Sleepy Hollow Series Premiere Review: “Pilot” (Season 1, Episode 1)



FOX is trying its hand at contemporizing the classic Sleepy Hollow tale by bringing it from 1781 to 2013, adding flashing lights, and calling it original. Although the show has made obvious updates to the story, with one episode down, there’s a certain sense of hollowness to the plot itself.

The 13-episode arc worked well for last season’s pinch-hitter, The Following, but after a mediocre introduction, lackluster character development, and a familiar storyline, Sleepy Hollow might not be able to keep the attention of fans for that long. Despite bringing in the highest ratings the network has experienced for a fall-premiere in the last six years, with the official start of the broadcast season coming next week, the series isn’t safe just yet.

Sleepy Hollow operates on similar premise to what anyone who is familiar with the short story (or, has seen the 1999 Johnny Depp film), may have expected. The Headless Horseman has been summoned by someone who hopes to annihilate good and bring about the apocalypse. Of course, the horseman is the harbinger of death i.e. a supernatural version of the modern-day serial killer. This theme is reiterated several times within the first hour. I understand that repetition is key, but I don’t think anyone missed the blatantly obvious message paraded in front of them the first couple of times around.

The twist from the original story that is meant to keep you interested? Back when Ichabod Crane (Tom Mison) met the horseman on the battlefield and took off his head, he was fatally wounded in the fight, and through some cloudy witch-sense their blood was thus intertwined, and they are now connected. Crane wakes up 250 years later with no memory of his lengthy rest in peace, and the Headless Horseman is hard at work leaving headless bodies all around the town of Sleepy Hollow.

Protagonists have been less believable before and still somehow managed to capture audience’s attention. It seems unlikely that aside from his classic good looks, Crane will be attracting anything except swoons. The character does manage to get across some of his dynamic personality traits in the first episode, but somehow still seems to come across as flat.


In order to solve the mystery of the Headless Horseman, Crane must now become partners with newly-appointed Sheriff Abbie Mills (Nicole Beharie). Abbie, naturally, had her own supernatural episode years earlier which made her predisposed to believing Crane’s explanation for what was occurring. Enough so that she predictably gave up her future career as a federal agent to stay around the small town she calls home and help put the horseman to rest, once and for all. Everyone else, on the other hand, is convinced that Crane is a sociopath – and probably has mixed feelings about Abbie’s mental state at this point.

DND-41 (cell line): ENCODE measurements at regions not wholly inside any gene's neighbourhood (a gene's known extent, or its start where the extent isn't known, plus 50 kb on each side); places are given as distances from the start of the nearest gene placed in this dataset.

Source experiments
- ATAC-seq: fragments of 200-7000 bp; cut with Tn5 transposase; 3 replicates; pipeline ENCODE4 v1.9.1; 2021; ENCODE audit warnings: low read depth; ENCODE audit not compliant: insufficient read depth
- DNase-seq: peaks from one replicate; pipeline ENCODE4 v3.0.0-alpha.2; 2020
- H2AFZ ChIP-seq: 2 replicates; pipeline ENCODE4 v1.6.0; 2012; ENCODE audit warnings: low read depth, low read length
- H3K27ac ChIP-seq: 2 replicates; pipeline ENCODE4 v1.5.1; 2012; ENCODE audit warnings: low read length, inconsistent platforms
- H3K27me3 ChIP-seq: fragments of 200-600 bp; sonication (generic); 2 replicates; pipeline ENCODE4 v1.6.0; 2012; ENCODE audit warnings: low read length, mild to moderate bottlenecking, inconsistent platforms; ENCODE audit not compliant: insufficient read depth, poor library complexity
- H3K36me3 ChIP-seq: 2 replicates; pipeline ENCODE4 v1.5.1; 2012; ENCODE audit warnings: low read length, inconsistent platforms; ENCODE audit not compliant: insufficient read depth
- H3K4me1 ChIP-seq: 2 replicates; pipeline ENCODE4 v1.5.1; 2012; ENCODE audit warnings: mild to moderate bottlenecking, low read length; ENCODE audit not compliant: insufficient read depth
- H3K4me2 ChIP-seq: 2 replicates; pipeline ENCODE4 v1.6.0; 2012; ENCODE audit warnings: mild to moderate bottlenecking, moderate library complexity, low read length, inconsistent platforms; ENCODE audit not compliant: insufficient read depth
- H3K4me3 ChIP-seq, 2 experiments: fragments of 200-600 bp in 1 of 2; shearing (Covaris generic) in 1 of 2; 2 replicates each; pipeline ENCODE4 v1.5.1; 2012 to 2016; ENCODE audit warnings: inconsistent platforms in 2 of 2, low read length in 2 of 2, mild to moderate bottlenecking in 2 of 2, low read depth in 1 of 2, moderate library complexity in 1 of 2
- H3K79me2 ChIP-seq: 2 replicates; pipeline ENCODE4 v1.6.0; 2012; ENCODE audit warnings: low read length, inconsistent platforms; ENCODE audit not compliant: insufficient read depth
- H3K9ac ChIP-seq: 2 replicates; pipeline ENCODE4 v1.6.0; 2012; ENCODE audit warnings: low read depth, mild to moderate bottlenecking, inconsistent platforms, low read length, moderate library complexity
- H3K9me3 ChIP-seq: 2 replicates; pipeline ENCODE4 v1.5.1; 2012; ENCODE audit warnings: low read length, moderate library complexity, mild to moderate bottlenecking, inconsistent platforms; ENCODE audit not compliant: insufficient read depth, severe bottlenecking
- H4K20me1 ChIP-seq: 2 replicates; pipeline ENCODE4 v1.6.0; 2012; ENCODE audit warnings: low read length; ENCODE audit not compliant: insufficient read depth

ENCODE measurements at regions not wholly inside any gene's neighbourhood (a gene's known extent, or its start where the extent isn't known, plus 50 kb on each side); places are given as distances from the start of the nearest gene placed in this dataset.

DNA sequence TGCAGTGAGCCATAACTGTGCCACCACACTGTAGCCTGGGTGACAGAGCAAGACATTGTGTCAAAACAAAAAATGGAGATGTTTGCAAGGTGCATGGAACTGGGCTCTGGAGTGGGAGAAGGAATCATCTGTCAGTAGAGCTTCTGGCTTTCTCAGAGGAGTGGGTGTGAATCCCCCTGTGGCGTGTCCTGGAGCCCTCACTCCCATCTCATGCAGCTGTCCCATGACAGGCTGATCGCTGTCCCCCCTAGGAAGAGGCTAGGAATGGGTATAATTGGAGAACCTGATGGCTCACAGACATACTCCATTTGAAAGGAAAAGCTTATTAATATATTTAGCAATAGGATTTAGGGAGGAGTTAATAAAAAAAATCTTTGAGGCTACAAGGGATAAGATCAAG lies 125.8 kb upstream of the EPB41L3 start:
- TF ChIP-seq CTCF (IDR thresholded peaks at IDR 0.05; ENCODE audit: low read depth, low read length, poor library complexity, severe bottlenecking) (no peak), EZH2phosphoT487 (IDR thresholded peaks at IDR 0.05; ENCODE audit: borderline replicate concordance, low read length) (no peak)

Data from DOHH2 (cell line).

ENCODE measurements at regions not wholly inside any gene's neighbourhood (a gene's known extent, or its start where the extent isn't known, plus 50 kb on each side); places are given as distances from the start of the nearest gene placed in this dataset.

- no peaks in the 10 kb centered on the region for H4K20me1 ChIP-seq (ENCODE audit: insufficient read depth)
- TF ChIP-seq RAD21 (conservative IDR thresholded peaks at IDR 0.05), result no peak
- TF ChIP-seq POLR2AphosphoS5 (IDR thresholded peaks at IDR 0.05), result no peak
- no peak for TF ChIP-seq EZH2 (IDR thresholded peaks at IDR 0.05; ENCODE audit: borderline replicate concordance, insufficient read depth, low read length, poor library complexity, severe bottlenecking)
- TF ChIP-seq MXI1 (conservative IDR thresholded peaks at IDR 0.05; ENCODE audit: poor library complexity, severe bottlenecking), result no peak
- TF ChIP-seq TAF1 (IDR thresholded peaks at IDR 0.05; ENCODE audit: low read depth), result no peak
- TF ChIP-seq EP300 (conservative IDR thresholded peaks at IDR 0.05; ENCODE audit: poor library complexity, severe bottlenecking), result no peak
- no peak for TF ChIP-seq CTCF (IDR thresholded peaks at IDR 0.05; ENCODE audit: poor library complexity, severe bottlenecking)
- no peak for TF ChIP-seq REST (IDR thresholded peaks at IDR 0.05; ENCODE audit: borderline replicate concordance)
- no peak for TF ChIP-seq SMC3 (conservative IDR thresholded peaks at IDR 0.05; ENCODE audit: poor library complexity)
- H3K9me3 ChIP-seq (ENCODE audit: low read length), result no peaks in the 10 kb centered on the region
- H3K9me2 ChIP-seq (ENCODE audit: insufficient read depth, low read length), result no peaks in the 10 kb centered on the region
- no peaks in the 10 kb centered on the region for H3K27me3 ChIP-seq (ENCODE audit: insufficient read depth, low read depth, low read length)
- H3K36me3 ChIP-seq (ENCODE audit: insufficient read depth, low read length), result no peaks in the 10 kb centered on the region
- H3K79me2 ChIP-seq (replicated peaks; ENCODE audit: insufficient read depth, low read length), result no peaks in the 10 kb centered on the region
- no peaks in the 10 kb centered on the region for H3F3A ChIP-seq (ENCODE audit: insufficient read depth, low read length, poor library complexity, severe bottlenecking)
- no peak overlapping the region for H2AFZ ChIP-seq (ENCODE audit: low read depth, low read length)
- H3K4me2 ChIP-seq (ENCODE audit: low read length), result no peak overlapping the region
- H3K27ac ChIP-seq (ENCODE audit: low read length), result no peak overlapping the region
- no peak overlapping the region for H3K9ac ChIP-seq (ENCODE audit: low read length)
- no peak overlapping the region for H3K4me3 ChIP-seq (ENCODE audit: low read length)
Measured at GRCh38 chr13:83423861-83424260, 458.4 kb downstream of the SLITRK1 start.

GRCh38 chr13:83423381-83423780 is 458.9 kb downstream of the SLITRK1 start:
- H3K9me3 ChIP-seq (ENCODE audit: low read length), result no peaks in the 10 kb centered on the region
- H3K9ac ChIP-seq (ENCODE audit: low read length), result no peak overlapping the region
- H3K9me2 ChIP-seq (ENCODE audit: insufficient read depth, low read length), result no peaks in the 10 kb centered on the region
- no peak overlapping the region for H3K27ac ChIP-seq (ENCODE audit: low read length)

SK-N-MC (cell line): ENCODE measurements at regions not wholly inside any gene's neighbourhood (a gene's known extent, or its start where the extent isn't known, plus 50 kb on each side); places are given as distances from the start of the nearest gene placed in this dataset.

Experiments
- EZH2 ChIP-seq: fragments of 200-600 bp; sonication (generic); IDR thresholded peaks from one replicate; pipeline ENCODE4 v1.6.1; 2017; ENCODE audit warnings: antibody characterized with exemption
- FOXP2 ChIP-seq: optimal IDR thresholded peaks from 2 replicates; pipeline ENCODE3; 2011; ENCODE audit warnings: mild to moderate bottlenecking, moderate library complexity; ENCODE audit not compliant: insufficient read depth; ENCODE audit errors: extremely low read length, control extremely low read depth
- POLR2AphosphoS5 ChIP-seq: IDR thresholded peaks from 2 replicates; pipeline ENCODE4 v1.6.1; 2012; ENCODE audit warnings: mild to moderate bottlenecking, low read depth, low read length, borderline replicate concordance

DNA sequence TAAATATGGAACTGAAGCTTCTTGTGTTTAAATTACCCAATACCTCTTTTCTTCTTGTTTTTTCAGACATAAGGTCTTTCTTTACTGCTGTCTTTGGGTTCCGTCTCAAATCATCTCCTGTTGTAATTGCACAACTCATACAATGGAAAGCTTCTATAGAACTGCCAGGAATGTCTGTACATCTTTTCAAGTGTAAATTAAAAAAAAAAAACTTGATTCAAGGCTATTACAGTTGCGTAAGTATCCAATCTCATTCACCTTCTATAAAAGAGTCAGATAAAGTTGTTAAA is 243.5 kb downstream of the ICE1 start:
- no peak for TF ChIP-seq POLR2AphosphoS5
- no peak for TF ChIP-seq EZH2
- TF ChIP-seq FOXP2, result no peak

Even so, not only are there obvious differences in Ichabod and Abbie’s backstories that might make it difficult for them to relate, the entire pairing seems orchestrated and inorganic. It’s understandable that the network would try to capitalize on the success of other male-female dynamics – Bones’ Booth and Brennan, for example. Yet, even fan favorites have gone through initial hesitation periods.

By the end of episode one, it was clear that these two were committed to solving the case together as a cohesive unit, and stopping whatever supernatural element was now invading this small town. I just wish I had left the episode with the same emotional investment.

One thing that Sleepy Hollow does seem to have going for it was the creepy factor. If you’re looking for something with a little less fluff, and a little more thriller, Sleepy Hollow might pique your interest. Otherwise, it doesn’t necessarily have a lot to offer. The mythology was heavy-handed, and even though the writers clearly took creative liberties with historical fact which is fine, they almost went too far outside of the realm of what audiences are comfortable with to be welcomed.

It’s hard to judge the future of the series based on what we’ve seen thus far, but with networks quick to give their new shows the ax – it’ll be interesting to see how Sleepy Hollow stands up to actual competition.

Were you impressed by this initial offering, or did you walk away pondering your other Monday night options? Let us know in the comment section below!